Document Detail


Interpersonal aspects of blood pressure control.
MedLine Citation:
PMID:  7061999     Owner:  NLM     Status:  MEDLINE    
Abstract/OtherAbstract:
Recent observations of large, consistent increases in blood pressure during human communication prompted a reassessment of the role of interpersonal factors in the behavioral control of hypertension. It was noted that the conceptual framework around which earlier behavioral studies have been carried out, as well as in the physical methods of pressure determination themselves, have contributed to a general lack of information about the role of interpersonal interactions in hypertension. An awareness of the relationship between speaking and pressure elevations has led to the development of a new conceptual approach to understanding the etiology and treatment of hypertension. Using techniques developed out of transactional psychophysiology, hypertensive patients have been able to observe the importance of interpersonal communications in the regulation of their own blood pressure. Evidence from the clinical use of such information suggests that a new way can be developed to help patients lower their blood pressure.
Authors:
J J Lynch; S A Thomas; D A Paskewitz; K L Malinow; J M Long
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Publication Detail:
Type:  Case Reports; Journal Article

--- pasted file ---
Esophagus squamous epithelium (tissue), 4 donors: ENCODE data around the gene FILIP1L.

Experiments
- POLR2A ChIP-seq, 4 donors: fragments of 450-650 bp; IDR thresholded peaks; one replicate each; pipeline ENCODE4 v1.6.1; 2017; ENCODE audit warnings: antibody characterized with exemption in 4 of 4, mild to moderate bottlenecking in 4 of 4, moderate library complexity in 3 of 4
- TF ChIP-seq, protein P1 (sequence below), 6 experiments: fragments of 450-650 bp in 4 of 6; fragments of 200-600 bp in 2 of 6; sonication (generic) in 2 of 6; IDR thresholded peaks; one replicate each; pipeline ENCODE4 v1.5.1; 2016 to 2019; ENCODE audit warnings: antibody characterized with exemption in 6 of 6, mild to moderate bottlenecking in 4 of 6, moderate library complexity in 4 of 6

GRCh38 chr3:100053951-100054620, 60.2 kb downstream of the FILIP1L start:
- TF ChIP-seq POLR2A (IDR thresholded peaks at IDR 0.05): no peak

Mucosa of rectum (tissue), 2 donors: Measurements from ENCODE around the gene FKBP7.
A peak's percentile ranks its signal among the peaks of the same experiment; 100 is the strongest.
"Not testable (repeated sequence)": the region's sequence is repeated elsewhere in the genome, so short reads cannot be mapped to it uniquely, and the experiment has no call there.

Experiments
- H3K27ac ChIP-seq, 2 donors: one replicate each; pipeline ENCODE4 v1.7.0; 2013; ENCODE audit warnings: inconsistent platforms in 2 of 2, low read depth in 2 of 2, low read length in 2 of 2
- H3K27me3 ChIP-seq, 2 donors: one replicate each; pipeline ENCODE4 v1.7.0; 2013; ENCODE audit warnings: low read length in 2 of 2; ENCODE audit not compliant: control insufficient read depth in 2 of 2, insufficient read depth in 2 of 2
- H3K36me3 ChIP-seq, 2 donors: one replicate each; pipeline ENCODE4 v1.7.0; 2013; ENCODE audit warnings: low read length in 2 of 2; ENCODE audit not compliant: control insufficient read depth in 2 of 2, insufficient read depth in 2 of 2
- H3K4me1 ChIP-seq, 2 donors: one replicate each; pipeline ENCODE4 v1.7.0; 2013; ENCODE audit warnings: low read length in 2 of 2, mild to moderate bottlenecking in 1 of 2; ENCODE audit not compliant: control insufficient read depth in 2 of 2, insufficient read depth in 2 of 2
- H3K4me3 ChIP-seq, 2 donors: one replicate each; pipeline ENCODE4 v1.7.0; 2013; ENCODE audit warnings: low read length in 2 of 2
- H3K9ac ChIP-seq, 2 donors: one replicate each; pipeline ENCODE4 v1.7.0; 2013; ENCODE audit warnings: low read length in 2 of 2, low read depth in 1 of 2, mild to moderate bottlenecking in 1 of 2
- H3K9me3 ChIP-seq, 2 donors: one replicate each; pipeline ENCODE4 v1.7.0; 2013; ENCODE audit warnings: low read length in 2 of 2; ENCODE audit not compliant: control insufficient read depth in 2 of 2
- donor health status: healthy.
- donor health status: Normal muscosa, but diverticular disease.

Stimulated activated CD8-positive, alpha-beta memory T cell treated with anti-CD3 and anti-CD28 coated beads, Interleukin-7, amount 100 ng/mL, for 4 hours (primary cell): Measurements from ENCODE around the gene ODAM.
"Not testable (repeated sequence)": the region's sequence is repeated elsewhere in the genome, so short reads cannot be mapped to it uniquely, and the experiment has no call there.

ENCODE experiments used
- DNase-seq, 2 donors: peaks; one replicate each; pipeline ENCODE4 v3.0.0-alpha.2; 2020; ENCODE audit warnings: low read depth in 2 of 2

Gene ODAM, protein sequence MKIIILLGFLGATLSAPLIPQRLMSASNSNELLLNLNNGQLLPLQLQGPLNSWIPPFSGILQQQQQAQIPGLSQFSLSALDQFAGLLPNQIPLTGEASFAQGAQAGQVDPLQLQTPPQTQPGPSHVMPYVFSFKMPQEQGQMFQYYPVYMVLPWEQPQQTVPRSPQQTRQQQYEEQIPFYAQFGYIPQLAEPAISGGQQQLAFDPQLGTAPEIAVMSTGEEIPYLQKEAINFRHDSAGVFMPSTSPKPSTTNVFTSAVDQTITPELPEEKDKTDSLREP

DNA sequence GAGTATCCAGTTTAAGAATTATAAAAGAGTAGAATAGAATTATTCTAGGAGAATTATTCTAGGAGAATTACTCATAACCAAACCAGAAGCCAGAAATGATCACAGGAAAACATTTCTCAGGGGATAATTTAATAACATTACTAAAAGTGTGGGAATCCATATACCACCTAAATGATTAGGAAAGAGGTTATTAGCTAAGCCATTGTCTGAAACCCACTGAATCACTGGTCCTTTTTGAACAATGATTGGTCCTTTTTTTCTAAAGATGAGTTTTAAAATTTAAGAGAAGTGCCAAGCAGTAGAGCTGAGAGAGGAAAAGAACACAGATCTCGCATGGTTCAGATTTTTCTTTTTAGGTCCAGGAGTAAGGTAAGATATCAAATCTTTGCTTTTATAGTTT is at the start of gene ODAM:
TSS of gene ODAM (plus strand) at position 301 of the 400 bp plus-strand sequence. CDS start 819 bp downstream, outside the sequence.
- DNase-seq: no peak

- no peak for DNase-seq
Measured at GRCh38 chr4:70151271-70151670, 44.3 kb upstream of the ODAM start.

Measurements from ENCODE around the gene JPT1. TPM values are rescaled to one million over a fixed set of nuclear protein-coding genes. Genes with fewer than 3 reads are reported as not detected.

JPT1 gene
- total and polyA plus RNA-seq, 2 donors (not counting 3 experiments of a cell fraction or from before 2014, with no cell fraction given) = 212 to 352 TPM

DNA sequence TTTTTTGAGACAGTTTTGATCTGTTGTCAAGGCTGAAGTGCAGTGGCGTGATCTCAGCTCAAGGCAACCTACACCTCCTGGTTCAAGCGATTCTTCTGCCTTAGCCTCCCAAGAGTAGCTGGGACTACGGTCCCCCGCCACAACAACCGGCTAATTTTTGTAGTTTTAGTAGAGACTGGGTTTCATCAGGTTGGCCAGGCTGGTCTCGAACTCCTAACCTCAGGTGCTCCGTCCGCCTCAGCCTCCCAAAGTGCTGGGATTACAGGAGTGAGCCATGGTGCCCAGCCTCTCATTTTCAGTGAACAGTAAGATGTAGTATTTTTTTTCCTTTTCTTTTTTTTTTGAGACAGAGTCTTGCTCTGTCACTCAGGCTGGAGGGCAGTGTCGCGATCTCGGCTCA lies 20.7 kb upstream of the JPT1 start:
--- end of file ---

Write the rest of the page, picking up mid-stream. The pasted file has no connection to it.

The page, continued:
Journal Detail:
Title:  The Journal of nervous and mental disease     Volume:  170     ISSN:  0022-3018     ISO Abbreviation:  J. Nerv. Ment. Dis.     Publication Date:  1982 Mar 
Date Detail:
Created Date:  1982-05-21     Completed Date:  1982-05-21     Revised Date:  2009-11-19    
Medline Journal Info:
Nlm Unique ID:  0375402     Medline TA:  J Nerv Ment Dis     Country:  UNITED STATES    
Other Details:
Languages:  eng     Pagination:  143-53     Citation Subset:  AIM; IM    
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MeSH Terms
Descriptor/Qualifier:
Behavior Therapy / methods
Biofeedback, Psychology
Blood Pressure*
Female
Humans
Hypertension / psychology*,  therapy
Interpersonal Relations*
Male
Middle Aged
Muscle Relaxation
Psychological Tests
Psychotherapy / methods
Verbal Behavior

From MEDLINE®/PubMed®, a database of the U.S. National Library of Medicine


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